In Lancaster’s Chestnut Hill Cafe, a coolly comfortable shop on the city’s west end, author and Franklin & Marshall College professor Nicholas Montemarano tells me this is the place he often comes when he needs to get back to the basics. “If I hit a wall or something…if I need to get away from my computer…when I need to go back to writing longhand, I’ll come here,” he says. There’s the old cliche, a stereotype that truthfully applies to a fairly large number of us, that writers only write in coffee-shops. Normally the impetus for this is the atmosphere, the noise, the bustle, the setting which allows one to be within and without. For many, it’s the complimentary Wi-Fi. But for Montemarano, it is an escape from his computer, a return to the foundation of pen to paper, which he uses to break through a writing block.
And it’s been this way for twelve years now. Montemarano began working as a creative writing professor at F&M in 2002, shortly after the publication of his first book, a novel called A Fine Place (Context Books). After four years of commuting between Philly and Lancaster, he moved here. “It has really changed a lot. The arts community has grown tremendously,” he says.
Since receiving his MFA from the University of Massachusetts at Amherst in 2000, Montemarano has published three books. After his debut novel, his short story collection, If The Sky Falls, was published by Louisiana State University Press in 2005. Last year, his novel, The Book of Why, was published by Little Brown. When we sat down a few weeks ago to drink a cup of coffee and chat, Montemarano said he has also finished writing a new collection of short fiction.
His work, and especially his latest novel, tends to pull its tension and structure from plots and themes structured around death. I asked him whether or not he knew where this fascination stems from. He says, “It’s THE subject. This weird situation we find ourselves in, where we appear here, suddenly we’re alive, and then eventually we’re not. It’s the most mysterious, interesting, strange, and—it can be—anxiety-producing thing about life: that it ends.”
In Queens, where the author spent his childhood, his family lived in a neighborhood “surrounded by cemeteries.” He says with a laugh, “The joke is that there are more people buried in Glendale than there are living.” He grew up right around the corner from the same cemetery Harry Houdini is buried in. This setting became the childhood home The Book of Why‘s main character, self-help writer Eric Newborn, who “has this sort of death-obsession as well.”
“So, for sure, I think I have a preoccupation with [death]. Every day, when I open the Times, I turn first to two sections: Obituaries, and Books. Those are the two things I’m really interested in,” says Montemarano. I asked him if this lifelong rumination, this literary grappling with death has made him more anxious or prepared for his inevitable own. He says, “The thing that has moved me very slowly in the direction of death acceptance would be just simply getting older. Having a kid, life experiences—these things have moved me ever so slightly towards the side of acceptance of death. There are a couple of ways to look at death: there’s the anxiety of no longer being, or being here; that doesn’t really bother me as much anymore. The anxiety, for me, is separation from those you care about; that’s the anxiety of death… It’s more about separation and suffering, that’s what is a little bit harder to accept.”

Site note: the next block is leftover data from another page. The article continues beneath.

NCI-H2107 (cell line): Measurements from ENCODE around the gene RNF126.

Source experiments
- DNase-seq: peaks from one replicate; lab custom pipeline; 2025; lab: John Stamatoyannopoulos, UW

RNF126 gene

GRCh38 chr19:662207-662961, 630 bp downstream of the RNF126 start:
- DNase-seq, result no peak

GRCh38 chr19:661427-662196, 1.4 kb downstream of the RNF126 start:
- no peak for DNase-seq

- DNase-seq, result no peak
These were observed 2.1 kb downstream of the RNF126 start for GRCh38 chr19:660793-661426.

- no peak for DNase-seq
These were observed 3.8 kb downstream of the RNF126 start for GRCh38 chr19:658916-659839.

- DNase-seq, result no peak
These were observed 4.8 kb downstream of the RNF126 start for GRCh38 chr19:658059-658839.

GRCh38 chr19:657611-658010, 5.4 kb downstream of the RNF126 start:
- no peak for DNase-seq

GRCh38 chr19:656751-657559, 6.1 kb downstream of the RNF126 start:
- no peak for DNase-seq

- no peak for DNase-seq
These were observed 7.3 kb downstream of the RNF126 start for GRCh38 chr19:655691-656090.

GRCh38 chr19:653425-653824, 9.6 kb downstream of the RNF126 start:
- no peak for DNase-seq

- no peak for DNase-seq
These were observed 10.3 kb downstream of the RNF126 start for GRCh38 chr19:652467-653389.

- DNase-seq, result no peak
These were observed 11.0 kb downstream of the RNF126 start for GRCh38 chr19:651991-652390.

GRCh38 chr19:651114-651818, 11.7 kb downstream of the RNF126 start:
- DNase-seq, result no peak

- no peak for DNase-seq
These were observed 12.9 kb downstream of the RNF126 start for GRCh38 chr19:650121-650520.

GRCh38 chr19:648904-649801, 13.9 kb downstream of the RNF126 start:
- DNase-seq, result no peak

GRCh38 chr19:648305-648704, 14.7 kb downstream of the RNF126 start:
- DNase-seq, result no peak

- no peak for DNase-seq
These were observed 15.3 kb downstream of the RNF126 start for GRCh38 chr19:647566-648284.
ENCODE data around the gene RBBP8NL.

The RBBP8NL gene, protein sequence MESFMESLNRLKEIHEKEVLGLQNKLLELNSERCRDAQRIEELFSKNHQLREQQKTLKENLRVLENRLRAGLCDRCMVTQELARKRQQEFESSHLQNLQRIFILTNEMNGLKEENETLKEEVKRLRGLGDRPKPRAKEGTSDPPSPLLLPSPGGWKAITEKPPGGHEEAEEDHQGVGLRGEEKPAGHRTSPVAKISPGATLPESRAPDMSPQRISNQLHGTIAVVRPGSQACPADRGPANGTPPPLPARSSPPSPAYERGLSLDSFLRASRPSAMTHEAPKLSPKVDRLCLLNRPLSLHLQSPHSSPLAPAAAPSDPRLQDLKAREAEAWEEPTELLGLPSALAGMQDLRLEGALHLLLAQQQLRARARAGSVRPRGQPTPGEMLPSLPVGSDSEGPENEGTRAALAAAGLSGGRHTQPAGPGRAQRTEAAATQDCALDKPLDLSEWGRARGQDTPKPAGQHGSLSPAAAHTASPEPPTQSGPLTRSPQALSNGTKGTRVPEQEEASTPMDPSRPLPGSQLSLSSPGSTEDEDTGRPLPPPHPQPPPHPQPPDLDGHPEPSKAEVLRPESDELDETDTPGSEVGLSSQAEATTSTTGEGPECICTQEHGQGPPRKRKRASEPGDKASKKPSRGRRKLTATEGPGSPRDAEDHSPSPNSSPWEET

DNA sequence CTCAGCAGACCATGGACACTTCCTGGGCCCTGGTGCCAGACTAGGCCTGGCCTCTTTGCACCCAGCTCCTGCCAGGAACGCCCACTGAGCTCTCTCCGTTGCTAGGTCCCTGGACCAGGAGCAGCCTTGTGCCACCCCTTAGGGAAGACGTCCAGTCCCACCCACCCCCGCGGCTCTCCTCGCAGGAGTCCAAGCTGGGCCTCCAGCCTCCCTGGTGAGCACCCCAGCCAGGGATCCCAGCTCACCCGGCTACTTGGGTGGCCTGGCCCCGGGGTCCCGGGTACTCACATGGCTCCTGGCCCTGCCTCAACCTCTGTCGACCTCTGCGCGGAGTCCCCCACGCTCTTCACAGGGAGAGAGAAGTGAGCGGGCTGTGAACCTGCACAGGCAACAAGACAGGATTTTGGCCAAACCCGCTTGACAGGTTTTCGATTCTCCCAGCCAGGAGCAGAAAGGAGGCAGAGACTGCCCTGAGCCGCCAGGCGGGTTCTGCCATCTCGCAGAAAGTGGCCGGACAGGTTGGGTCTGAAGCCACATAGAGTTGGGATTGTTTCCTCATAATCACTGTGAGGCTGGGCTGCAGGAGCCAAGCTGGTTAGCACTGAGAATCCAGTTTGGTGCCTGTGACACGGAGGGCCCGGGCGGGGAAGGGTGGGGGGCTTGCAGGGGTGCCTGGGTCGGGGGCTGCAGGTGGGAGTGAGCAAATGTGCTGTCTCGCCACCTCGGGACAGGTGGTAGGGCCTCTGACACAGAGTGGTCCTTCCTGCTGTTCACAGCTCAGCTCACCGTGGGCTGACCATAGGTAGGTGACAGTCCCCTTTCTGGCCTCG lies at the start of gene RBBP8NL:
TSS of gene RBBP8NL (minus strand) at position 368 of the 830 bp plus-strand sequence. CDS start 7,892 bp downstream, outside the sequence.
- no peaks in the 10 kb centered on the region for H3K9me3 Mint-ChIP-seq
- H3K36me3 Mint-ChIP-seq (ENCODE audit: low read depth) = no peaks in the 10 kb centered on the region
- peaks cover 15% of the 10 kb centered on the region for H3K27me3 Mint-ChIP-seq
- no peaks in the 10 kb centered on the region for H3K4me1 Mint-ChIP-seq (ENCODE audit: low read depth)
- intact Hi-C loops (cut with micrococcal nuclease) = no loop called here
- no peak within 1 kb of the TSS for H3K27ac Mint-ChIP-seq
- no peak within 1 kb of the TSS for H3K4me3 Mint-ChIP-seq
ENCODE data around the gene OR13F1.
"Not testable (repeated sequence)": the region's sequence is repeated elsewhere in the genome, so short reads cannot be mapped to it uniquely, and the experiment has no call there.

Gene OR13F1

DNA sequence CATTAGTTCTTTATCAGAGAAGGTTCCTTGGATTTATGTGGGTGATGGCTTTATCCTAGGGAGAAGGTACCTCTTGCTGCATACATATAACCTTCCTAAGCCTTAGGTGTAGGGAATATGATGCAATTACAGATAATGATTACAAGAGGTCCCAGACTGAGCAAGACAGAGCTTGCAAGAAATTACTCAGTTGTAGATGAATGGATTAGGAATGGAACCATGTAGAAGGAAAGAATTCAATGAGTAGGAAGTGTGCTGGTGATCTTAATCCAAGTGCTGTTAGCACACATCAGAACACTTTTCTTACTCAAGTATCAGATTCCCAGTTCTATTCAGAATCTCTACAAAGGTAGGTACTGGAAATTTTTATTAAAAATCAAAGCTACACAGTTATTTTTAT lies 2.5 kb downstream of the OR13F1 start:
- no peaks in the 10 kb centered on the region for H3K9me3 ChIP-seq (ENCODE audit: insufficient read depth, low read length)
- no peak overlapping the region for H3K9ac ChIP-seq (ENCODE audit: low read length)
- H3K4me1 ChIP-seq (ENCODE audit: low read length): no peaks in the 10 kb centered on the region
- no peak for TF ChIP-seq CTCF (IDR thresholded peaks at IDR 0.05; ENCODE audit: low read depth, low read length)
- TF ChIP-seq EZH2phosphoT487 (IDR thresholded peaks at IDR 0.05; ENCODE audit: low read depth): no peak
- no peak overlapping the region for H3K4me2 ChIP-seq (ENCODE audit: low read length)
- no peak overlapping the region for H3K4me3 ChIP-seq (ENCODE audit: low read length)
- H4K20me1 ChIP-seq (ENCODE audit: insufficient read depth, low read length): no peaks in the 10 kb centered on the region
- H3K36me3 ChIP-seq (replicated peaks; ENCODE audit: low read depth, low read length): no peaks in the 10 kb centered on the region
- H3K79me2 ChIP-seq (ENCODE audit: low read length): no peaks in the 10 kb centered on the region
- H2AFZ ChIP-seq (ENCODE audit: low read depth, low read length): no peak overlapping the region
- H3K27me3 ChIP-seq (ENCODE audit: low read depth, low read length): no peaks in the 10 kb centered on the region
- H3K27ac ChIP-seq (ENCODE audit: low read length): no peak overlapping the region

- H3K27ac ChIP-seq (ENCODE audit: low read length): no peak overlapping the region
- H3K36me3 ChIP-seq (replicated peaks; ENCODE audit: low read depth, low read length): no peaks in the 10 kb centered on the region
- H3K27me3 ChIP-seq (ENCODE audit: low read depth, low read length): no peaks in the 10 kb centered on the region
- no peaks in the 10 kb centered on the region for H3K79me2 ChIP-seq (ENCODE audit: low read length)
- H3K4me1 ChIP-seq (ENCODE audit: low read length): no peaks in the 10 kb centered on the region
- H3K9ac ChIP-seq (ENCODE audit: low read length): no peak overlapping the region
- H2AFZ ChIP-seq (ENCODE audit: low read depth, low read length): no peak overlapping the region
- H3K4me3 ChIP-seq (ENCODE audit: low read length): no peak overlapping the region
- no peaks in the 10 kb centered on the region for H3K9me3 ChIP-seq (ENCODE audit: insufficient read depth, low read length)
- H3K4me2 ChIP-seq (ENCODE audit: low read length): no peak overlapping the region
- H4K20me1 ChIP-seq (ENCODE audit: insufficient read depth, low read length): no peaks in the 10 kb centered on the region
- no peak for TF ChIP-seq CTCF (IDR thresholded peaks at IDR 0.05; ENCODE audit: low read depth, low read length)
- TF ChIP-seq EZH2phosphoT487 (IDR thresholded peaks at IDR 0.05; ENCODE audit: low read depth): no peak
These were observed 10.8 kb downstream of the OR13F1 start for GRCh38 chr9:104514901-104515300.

Something that seems to bring all people towards a closer acceptance of their mortal fate is the practice of empathy, an act that Montemarano describes as the real joy of writing (or reading) fiction. In a recent article, the author says, “The most important reason I write stories, and read them, is to practice empathy.” I asked him to expand upon this idea of practicing empathy. He says, “That’s an opportunity we have, as writers. You get to try on the skin of other people through your made-up characters. I know that, for me, if at any point I start to feel that I’m standing above my characters, or I think I’m better than them or something, then I know I need to revise. I need to be able to feel empathy for them, no matter who they are.”
The problem with empathy, however, is that you can never fully know how another person, be they real or imagined, truly feels. We can interpret what we learn and observe about others through our own emotions and experiences, but it is never the same as living as that person. Trying on someone’s skin is not like actually having that skin, and Montemarano acknowledges this, trying hard to gain as complete an understanding of his characters and plights as possible.
For example, he’s currently writing about a character with Parkinson’s Disease. “I don’t know what it’s like to have Parkinson’s,” says Montemarano, “so I’ve been researching, reading books, memoirs.” For years, the author volunteered for hospice and spent time alongside patients who suffered from the disease. He says, “You have to try to find ways to more deeply inhabit that character’s skin.” Because, at the bottom of it, empathy is about recognizing that despite our myriad differences, people are fundamentally the same, which makes the anxiety of death a little bit lighter to carry. “Because,” as Montemarano says, “we’re all in the same boat, and I don’t want to live forever.”
Be sure to check out Montemarano’s latest novel, The Book of Why, and feel free to comment below or email us at thetrianglepa [at gmail] dot com with any questions or ideas for future articles.